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Binary Star

Study Of Orbital Motion

The first goal generally is to determine the period of revolution, then when feasible, the geometric elements (relating the apparent orbit on the plane of the sky to that on the true plane of the orbit) and the dynamical orbital elements of the system as far as possible, which will lead to the physical characteristics of the stellar components. The simple laws which govern the dynamics of orbital motion of double stars stem from the three Kepler laws which were originally formulated by Johann Kepler to describe the motions in our solar system. They had far-reaching implications of gravitational forces explained later by Newton. The laws of Kepler, as used in binary star analysis, are: 1) The orbit described by the fainter component (often called B) around the brighter (A component) is an ellipse with the A component at one of the foci; 2) The component sweeps over equal areas, throughout its orbital path, in equal lengths of time; 3) The sum of the masses of the two components (in units of the solar mass) is equal to the scale or semi-major axis cubed (in units of the earth-sun distance) divided by the period squared (in unit of years). The mass of the binary system from Kepler's third law is the only direct way stellar mass can be determined.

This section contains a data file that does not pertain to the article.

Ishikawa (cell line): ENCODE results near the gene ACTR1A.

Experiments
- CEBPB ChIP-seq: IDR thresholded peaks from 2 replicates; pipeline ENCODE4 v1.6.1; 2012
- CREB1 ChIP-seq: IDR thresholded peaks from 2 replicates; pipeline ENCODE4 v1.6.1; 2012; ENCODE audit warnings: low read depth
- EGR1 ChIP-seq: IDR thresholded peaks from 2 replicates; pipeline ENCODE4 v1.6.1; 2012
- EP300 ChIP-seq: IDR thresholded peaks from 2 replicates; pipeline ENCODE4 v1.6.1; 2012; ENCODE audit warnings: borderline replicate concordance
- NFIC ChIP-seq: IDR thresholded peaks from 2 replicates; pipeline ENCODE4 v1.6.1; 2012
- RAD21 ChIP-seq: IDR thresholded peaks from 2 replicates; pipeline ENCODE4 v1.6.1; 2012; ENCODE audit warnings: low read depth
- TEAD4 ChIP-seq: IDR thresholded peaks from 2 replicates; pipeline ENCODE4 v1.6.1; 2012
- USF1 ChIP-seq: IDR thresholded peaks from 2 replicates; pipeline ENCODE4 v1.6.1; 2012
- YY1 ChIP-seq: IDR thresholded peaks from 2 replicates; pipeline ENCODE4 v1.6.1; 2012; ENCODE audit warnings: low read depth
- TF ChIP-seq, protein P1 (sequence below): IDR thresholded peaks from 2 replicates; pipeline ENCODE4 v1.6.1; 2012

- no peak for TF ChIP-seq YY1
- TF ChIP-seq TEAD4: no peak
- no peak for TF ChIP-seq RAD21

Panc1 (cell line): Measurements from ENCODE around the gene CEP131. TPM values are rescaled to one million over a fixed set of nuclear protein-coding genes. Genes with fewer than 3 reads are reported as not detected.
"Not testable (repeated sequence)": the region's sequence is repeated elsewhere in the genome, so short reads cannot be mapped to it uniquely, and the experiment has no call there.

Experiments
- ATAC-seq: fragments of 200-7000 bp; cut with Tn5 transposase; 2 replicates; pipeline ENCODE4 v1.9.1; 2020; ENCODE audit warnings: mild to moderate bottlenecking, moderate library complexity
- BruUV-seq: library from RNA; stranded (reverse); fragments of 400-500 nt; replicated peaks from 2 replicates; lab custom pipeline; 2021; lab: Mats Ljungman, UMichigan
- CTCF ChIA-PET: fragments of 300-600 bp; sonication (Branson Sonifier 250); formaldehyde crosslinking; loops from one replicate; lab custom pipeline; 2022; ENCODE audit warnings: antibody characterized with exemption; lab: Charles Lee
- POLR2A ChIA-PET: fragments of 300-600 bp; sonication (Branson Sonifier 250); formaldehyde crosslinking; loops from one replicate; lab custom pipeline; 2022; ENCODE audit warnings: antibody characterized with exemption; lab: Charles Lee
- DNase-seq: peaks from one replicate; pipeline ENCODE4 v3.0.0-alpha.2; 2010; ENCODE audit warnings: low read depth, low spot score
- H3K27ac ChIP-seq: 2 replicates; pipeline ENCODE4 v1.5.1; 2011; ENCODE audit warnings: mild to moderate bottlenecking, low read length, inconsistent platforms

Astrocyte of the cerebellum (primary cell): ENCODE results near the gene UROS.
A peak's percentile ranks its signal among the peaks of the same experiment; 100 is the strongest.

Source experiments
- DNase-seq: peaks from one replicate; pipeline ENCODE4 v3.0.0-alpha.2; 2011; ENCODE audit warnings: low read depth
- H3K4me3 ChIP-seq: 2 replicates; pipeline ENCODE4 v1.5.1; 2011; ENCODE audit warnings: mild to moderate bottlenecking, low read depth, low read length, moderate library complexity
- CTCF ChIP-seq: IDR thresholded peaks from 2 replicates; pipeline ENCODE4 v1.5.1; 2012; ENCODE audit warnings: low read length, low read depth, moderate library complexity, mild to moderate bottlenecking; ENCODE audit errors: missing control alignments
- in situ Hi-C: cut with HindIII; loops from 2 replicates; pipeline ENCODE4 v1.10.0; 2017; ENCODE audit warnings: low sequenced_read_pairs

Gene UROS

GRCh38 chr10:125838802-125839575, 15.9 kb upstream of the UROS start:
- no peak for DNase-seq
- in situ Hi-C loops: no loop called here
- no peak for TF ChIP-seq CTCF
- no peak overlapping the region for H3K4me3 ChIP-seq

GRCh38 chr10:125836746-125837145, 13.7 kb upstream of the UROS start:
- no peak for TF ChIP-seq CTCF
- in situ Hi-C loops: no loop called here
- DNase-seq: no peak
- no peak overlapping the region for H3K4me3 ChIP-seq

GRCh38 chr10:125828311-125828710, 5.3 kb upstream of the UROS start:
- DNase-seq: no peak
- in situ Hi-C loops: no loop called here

Additional topics

Science EncyclopediaScience & Philosophy: Bilateral symmetry to Boolean algebraBinary Star - Importance, Visual Binaries, Study Of Orbital Motion, Astrometric Binaries, Spectroscopic Binaries, Eclipsing Binaries - Techniques of observation